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Andrew Jace Gaconnet, 1 day old, waits to be taken back to his mother in the Well Baby Nursery at the Baroness Campus at Erlanger Health System on Wednesday, January 23, 2014. Newborns go through genetic screening tests administered shortly after birth to test for diseases that may not have been previously detected.

Tennessee health officials are moving to bring more safeguards and scrutiny to the process of newborn screenings.

Extended lab hours, a contract with a courier service and a new public reporting system are all new features the Tennessee Department of Health hopes to implement in coming weeks to better ensure that the newborn tests are received and processed promptly.

"There's always room for improvement, and we're striving to give our hospitals timely information so that if they do see problems they can address this," said Dr. Richard Steece, director of the Tennessee Department of Health's Division of Laboratory Services. "I see very positive outcomes from these changes, for everyone."

The need for more accountability in the system of screenings has been recently spotlighted by an extensive investigation by the Milwaukee Journal-Sentinel that revealed serious delays in some hospitals' handling of the screenings, and examined holes in how states held those hospitals accountable.

In the national report, Tennessee was shown to be one of 14 states that did not release information about hospitals' potential delays, was a state that had no clear standard for how the specimens should be transported and did not have its lab open during the weekend.

Dr. Michael Warren, director of maternal and child health for the Tennessee Department of Health, said his department has been eyeing changes to the screening system for some time. But he noted that the timing of the national story made the topic especially ripe for the state's recent Genetic Advisory Committee meeting.

"The issue was presented to them because of the attention that had been present around this issue nationally," Warren said. "We had this topic of transit times on the agenda, and we used that as an opportunity for telling them what we were doing."

Newborn screenings -- drawn from a few drops of blood from a heel prick within the first two days of a baby's life -- have been in place since the 1960s to detect disease.

Tennessee hospitals ship off the blood work daily to the state lab in Nashville, where it is tested for two dozen conditions, including genetic diseases like cystic fibrosis and sickle cell anemia.

Quick turnaround for test results is crucial for detecting some disorders that move swiftly, causing disability or even death in the first few weeks of life. One in 800 babies is born with such illnesses.

In 2012, at least 160,000 blood samples from newborns nationwide arrived late at state labs, the Journal-Sentinel's analysis found -- delays that sometimes led to severe disability or death.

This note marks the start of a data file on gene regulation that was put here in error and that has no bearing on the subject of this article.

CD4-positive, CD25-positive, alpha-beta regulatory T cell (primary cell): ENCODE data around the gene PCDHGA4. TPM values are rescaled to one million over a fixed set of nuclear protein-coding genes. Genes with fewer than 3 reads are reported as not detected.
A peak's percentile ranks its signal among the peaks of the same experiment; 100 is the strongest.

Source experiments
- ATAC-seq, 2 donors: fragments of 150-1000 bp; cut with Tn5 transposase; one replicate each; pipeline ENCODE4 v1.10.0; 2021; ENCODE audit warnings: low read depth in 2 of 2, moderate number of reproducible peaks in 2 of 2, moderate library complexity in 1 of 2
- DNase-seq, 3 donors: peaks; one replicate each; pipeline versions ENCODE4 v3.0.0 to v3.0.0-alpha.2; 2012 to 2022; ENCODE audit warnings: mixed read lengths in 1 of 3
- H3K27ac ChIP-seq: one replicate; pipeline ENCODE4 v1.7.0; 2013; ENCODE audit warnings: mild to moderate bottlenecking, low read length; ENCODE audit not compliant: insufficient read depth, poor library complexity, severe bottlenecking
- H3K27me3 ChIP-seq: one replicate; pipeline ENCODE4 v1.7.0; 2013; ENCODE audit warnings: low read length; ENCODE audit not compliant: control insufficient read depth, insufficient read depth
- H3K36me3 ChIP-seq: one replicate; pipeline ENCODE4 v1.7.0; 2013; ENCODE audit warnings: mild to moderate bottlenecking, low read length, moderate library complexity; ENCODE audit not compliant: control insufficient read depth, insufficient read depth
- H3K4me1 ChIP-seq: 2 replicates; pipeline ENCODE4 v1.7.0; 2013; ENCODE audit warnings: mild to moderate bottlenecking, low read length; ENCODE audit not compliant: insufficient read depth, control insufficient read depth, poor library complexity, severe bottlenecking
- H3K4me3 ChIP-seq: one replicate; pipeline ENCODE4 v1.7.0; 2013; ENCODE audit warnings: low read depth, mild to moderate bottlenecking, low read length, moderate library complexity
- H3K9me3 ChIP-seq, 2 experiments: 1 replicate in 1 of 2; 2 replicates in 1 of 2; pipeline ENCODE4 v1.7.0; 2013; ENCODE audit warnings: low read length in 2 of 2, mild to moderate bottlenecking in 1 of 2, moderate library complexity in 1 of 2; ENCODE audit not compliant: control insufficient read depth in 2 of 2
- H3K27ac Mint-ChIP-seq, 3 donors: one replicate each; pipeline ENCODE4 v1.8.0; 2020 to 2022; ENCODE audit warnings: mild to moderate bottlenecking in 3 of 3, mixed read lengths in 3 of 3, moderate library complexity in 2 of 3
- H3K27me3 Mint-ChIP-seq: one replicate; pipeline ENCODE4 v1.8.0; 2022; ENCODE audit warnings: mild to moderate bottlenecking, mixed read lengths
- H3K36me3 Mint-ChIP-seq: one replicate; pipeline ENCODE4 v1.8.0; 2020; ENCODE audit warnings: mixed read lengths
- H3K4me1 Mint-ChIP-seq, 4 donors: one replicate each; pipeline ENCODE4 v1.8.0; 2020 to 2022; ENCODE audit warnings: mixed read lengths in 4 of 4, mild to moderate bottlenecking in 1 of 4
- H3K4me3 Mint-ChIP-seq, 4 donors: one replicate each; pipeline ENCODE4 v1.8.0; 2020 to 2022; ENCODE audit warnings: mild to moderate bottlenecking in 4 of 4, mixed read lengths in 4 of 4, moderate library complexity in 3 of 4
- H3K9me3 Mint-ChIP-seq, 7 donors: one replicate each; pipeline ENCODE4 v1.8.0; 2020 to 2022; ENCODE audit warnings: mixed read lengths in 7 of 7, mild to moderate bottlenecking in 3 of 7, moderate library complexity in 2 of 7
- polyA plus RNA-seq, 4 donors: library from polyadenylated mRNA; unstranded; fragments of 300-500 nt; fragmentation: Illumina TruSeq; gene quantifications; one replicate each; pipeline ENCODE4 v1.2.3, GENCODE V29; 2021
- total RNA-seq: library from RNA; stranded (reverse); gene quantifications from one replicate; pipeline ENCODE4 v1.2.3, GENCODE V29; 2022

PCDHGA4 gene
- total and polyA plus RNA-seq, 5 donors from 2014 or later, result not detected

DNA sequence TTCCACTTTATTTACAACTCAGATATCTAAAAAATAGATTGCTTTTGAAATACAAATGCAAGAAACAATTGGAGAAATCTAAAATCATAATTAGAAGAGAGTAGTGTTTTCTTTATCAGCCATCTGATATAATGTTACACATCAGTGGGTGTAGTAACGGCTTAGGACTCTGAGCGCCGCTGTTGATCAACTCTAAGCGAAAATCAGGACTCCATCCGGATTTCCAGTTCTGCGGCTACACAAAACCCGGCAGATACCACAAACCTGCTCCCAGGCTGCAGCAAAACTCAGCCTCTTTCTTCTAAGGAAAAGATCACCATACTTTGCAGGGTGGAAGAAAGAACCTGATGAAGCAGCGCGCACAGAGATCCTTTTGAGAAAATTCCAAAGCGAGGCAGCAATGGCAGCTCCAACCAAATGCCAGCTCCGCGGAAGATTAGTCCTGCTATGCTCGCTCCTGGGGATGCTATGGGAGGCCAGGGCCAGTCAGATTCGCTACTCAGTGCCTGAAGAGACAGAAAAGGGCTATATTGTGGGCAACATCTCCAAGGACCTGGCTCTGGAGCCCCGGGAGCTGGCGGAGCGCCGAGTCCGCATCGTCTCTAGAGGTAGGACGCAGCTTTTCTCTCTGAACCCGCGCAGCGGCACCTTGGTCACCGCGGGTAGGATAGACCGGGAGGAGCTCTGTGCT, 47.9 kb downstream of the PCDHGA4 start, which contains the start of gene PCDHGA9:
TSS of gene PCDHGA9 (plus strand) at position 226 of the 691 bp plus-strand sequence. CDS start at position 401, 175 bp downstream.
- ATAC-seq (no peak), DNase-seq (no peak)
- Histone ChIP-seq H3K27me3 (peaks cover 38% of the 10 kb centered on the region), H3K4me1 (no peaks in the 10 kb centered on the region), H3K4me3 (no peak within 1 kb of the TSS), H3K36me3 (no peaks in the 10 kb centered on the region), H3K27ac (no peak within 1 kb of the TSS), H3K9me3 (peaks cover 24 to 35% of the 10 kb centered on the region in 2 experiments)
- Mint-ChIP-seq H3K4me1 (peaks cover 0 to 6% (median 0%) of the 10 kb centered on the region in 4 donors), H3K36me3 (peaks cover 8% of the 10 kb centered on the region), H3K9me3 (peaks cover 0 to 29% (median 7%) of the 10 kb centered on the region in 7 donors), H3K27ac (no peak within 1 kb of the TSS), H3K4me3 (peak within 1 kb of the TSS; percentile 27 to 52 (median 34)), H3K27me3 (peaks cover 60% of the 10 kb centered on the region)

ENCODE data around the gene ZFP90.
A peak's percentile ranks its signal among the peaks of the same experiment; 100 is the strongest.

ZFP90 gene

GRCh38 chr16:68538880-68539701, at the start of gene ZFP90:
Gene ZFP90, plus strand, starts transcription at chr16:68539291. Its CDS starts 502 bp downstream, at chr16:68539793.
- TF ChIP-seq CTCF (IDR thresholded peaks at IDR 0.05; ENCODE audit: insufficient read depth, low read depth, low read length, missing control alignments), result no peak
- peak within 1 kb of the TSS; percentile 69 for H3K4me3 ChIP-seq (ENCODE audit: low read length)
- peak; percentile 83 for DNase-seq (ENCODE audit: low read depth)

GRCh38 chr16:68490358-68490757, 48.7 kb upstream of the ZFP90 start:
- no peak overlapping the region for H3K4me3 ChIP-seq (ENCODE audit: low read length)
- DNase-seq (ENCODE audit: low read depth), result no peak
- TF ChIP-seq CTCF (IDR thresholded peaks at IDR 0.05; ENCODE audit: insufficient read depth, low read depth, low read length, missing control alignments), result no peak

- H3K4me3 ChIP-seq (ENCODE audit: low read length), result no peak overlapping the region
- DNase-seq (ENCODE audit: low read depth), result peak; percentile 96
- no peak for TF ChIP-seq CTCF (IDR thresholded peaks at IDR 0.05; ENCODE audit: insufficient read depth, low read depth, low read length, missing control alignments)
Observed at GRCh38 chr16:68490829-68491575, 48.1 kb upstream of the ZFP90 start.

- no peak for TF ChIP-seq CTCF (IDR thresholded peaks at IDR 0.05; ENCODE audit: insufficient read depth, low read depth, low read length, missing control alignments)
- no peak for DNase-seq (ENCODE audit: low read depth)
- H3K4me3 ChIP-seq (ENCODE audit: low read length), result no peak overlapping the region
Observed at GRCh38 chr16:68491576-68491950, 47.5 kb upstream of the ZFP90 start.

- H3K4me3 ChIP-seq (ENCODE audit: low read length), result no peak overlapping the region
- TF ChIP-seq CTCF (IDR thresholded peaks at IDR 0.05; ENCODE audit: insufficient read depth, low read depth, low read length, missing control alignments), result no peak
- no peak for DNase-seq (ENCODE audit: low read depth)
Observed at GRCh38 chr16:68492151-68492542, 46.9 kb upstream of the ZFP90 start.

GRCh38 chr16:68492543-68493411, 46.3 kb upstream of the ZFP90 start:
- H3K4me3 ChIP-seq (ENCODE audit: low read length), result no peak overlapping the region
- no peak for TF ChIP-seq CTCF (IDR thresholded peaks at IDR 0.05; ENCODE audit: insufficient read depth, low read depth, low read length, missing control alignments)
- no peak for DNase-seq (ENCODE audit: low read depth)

Tennessee Health Department rules call for the baby to be tested within 24 hours of birth and to have the samples shipped within 24 hours after that.

But it remains unclear how Tennessee hospitals perform on timing. While Steece said the state lab monitors hospital transit times, it has not typically or regularly reported that information to hospitals. If hospitals are showing a pattern of delays, the department works with them, but the hospitals are not penalized.

In Georgia, where the tests' transit times have been made public, about 4.7 percent of the samples took six or more days to reach the lab.

The new Tennessee reports, which will likely start going to hospitals in August and be publicly reported later in the fall, will cover several topics: the percentage of babies born who are actually tested; whether the tests were collected correctly; and transit times -- something that has never been included.

"That's a lot of data to record in a meaningful way," said Warren. "We want to make sure what the hospitals are getting is actionable."

The courier service, which was scheduled to go out to bid last week, will eventually shuttle specimens from hospitals statewide to the lab in Nashville overnight.

The plan is for the service to be quicker and more secure than U.S. Postal Service or FedEx, which Erlanger Health System and Parkridge East Hospital, respectively, have used to send their tests.

The service would be free to hospitals, officials say.

In Georgia, samples must be sent by courier, overnight delivery, or express mail, the Journal Sentinel report found. Georgia's state lab pays for one UPS shipment each day from each hospital.

In extending the lab's work week from five days to six, Steece said the lab will be able to better keep up with the tests from babies born later in the week, and will cut down on the Monday backlog.

"In Tennessee we haven't had any major issues with delays on the testing side," Steece said, "but of course this will improve our testing and our turnaround."

Contact staff writer Kate Harrison at or 423-757-6673.